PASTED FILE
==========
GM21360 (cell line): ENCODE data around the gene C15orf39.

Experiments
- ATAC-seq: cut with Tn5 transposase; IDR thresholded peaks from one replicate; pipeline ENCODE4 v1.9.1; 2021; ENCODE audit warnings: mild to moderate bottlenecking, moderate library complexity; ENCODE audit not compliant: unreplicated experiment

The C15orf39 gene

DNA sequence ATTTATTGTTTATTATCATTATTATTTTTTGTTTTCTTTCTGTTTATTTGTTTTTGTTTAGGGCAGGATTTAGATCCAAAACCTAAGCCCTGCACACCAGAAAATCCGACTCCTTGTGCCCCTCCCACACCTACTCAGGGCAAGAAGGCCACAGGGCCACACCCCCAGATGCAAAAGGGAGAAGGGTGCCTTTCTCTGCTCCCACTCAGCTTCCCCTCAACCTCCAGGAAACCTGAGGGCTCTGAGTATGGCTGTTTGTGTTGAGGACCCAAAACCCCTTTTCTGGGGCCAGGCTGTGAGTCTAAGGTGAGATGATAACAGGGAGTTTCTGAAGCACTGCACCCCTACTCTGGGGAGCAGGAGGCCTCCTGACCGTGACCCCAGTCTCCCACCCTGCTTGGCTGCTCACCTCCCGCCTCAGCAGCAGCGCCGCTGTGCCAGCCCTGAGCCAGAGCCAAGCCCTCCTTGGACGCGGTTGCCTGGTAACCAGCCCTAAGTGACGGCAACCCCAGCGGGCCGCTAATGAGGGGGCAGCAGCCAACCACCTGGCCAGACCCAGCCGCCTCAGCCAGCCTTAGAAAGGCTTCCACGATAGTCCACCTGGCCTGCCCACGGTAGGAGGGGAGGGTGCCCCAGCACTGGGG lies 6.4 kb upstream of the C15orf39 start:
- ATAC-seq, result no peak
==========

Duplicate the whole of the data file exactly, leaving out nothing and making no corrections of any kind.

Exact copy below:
GM21360 (cell line): ENCODE data around the gene C15orf39.

Experiments
- ATAC-seq: cut with Tn5 transposase; IDR thresholded peaks from one replicate; pipeline ENCODE4 v1.9.1; 2021; ENCODE audit warnings: mild to moderate bottlenecking, moderate library complexity; ENCODE audit not compliant: unreplicated experiment

The C15orf39 gene

DNA sequence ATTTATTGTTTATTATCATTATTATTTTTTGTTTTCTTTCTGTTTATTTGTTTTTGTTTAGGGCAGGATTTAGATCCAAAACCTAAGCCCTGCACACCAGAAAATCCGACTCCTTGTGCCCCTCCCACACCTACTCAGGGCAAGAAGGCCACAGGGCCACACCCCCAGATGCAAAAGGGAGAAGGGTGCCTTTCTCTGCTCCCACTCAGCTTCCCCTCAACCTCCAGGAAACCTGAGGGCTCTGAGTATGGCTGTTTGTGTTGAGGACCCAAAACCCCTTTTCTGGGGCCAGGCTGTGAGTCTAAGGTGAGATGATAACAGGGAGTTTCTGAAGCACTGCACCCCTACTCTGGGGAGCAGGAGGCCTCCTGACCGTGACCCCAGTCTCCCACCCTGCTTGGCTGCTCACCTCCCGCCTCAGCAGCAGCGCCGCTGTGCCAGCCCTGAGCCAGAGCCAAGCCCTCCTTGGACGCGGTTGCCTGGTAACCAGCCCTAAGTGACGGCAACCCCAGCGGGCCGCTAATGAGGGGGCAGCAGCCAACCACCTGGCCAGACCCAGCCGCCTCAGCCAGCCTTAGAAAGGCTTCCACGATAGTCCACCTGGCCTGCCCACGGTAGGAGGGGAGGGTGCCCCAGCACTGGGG lies 6.4 kb upstream of the C15orf39 start:
- ATAC-seq, result no peak